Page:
To describe the barriers to implementation of evidence-based recommendations (EBRs) for stroke rehabilitation experienced by nurses, occupational therapists, physical therapists, physicians and hospital managers.
The Stroke Canada Optimization of Rehabilitation by Evidence project developed EBRs for arm and leg rehabilitation after stroke. Five Canadian stroke inpatient rehabilitation centers participated in a pilot implementation study. At each site, a clinician was identified as the "local facilitator" to promote the 6-month implementation. A research coordinator observed the process. Focus groups done at completion were analyzed thematically for barriers by two raters.
A total of 79 rehabilitation professionals (23 occupational therapists, 17 physical therapists, 23 nurses and 16 directors/managers) participated in 21 focus groups of three to six participants each. The most commonly noted barrier to implementation was lack of time followed by staffing issues, training/education, therapy selection and prioritization, equipment availability and team functioning/communication. There was variation in perceptions of barriers across stakeholders. Nurses noted more training and staffing issues and managers perceived fewer barriers than frontline clinicians.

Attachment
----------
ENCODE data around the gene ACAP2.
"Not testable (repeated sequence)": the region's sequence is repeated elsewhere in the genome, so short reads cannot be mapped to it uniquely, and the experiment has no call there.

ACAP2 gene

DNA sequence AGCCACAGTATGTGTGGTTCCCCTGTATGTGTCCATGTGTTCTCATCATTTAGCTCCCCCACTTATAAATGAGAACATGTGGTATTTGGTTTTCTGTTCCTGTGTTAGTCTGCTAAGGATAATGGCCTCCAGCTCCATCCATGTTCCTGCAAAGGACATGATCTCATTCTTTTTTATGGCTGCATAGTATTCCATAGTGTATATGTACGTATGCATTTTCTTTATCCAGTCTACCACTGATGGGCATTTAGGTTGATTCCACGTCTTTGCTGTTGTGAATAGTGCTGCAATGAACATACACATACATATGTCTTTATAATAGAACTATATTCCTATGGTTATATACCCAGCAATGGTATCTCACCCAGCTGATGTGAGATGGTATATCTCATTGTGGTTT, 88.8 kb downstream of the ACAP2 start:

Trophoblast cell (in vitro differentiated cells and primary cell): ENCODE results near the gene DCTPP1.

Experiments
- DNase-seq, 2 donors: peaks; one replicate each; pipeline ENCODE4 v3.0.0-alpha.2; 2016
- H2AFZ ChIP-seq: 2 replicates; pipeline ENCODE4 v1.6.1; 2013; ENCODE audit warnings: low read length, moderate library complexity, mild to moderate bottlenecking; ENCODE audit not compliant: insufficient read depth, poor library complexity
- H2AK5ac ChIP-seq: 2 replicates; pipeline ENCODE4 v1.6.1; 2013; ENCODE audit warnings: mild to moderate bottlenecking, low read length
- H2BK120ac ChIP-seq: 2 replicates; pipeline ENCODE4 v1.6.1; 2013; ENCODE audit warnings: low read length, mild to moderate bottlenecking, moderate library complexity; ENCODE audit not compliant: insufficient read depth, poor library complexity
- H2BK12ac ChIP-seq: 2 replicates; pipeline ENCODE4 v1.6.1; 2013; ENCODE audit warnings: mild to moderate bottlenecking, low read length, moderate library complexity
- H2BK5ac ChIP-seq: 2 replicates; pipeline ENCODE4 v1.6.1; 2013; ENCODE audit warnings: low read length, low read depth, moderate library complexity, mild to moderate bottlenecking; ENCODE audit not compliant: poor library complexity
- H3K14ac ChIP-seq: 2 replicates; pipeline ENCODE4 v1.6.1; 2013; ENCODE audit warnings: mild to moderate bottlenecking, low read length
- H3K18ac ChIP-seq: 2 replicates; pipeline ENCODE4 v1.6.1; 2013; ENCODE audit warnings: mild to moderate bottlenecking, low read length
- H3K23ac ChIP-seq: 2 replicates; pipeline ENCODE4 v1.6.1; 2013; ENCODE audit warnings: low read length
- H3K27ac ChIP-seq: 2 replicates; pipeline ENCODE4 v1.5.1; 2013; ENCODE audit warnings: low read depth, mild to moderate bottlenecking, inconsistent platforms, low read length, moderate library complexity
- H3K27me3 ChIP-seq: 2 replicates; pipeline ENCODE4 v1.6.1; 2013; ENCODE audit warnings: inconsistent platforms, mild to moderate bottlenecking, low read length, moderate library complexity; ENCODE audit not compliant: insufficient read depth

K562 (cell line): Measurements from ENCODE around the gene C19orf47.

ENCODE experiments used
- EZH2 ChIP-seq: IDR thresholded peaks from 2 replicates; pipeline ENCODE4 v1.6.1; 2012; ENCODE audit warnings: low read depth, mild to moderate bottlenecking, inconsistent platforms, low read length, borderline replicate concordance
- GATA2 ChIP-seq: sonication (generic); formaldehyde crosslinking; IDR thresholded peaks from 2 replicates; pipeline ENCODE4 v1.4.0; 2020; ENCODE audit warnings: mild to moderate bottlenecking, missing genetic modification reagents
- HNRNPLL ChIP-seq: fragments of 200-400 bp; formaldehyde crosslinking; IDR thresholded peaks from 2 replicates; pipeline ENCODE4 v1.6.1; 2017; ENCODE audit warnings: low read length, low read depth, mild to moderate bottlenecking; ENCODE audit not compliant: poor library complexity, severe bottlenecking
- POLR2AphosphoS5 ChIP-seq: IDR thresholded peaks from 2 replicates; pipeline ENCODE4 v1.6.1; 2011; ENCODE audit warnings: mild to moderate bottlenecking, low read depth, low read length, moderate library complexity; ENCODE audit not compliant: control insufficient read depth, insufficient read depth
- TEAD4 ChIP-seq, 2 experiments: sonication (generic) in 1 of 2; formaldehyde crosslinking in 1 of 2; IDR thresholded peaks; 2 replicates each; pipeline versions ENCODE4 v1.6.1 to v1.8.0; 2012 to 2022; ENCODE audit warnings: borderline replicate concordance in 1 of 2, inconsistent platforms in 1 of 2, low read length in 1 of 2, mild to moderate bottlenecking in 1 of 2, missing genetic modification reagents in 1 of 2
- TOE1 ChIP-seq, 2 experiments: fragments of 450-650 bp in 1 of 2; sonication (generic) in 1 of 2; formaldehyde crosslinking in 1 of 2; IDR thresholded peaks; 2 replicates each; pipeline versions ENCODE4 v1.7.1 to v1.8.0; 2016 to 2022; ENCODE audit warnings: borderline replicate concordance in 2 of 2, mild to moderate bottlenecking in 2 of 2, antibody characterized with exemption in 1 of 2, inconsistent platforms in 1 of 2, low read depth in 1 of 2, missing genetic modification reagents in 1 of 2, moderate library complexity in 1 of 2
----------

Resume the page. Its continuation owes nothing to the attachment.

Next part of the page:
Rehabilitation guideline developers should prioritize evidence for implementation and employ user-friendly language. Guideline implementation strategies must be extremely time efficient. Organizational approaches may be required to overcome the barriers. [Box: see text].
PubMed ID
22631218 View in PubMed
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CADR and JCDA: partners in knowledge translation.

https://arctichealth.org/en/permalink/ahliterature113109
Source
J Can Dent Assoc. 2013;79:d76
Publication Type
Article
Date
2013

[Canine cancer patients are included in translational research].

https://arctichealth.org/en/permalink/ahliterature274746
Source
Ugeskr Laeger. 2014 Jul 7;176(28):V01130041
Publication Type
Article
Date
Jul-7-2014
Author
Betina Børresen